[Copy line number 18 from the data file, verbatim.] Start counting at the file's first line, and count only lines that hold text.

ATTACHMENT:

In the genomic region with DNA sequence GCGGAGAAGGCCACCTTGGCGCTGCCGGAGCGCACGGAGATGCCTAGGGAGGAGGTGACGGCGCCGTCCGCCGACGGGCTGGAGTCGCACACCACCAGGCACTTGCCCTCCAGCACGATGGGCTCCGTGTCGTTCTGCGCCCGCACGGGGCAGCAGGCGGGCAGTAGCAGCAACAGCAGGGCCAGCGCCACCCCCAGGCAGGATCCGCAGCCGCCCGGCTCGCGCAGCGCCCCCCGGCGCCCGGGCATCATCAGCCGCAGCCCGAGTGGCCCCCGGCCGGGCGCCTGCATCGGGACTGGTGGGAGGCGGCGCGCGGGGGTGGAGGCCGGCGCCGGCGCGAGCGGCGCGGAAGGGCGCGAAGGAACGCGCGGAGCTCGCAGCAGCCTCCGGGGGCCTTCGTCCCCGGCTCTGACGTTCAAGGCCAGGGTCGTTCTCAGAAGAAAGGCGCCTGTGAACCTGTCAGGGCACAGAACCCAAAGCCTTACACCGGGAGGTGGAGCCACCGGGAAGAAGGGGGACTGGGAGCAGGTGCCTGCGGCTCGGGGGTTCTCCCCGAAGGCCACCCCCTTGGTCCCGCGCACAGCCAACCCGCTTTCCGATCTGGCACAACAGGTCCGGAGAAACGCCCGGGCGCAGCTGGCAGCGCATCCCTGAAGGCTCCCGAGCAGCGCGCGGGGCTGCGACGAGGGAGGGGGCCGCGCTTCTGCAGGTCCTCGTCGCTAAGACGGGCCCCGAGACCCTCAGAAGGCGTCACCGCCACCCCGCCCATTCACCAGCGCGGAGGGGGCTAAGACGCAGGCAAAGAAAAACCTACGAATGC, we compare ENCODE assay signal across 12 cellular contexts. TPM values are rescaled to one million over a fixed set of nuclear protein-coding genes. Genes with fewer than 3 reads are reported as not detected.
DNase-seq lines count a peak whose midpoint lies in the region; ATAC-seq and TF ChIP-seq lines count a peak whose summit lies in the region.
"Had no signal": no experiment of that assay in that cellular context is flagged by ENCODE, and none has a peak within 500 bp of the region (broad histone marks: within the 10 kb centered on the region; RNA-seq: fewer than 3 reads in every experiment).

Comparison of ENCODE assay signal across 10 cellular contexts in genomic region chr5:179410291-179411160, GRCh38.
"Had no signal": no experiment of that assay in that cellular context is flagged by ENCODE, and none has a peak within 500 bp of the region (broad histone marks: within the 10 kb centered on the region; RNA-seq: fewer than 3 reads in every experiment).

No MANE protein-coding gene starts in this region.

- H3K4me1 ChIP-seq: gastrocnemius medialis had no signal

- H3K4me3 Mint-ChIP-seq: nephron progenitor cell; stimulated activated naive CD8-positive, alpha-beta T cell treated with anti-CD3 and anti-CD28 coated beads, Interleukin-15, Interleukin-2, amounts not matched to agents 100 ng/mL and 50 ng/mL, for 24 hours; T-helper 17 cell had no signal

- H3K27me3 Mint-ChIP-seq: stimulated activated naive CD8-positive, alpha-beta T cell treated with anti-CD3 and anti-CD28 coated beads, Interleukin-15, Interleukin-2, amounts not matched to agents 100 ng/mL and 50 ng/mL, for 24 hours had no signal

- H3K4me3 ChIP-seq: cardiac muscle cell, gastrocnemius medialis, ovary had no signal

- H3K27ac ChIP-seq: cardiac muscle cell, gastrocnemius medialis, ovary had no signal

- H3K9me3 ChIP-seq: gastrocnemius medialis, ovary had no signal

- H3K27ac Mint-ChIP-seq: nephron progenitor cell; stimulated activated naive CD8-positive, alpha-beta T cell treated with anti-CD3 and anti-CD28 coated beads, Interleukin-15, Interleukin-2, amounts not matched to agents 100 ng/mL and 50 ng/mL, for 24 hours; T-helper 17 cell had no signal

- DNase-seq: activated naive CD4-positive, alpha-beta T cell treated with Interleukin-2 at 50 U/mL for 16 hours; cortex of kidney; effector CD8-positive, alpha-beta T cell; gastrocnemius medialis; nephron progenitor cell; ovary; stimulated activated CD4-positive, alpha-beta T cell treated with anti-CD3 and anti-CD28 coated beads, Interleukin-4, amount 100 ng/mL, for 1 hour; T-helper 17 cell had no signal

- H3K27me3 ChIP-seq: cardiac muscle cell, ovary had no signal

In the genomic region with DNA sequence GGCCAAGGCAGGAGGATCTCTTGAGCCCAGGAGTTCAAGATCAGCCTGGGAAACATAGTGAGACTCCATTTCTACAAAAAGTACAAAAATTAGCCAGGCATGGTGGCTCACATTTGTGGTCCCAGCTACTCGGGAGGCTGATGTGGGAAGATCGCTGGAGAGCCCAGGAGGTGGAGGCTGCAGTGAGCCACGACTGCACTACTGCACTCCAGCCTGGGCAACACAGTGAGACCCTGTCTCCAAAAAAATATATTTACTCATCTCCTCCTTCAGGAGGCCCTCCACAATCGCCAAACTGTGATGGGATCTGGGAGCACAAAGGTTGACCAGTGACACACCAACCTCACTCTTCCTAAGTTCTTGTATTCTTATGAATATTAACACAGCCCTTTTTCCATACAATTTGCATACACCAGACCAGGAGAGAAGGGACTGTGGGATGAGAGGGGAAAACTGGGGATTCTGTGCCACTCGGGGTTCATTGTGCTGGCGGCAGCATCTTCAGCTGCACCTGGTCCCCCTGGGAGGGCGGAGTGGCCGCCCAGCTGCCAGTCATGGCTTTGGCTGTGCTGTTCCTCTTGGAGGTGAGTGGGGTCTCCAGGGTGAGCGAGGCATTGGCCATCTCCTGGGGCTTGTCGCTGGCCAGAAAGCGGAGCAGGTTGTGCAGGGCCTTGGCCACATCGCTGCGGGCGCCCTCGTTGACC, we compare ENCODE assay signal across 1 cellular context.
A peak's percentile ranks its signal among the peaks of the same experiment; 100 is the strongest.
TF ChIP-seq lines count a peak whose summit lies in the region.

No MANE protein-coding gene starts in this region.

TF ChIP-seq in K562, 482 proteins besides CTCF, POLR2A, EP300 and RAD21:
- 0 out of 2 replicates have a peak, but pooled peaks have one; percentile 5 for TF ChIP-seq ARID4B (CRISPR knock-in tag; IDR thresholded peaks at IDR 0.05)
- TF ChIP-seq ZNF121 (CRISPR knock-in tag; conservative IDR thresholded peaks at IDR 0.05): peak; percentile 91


TF ChIP-seq lines count a peak whose summit lies in the region.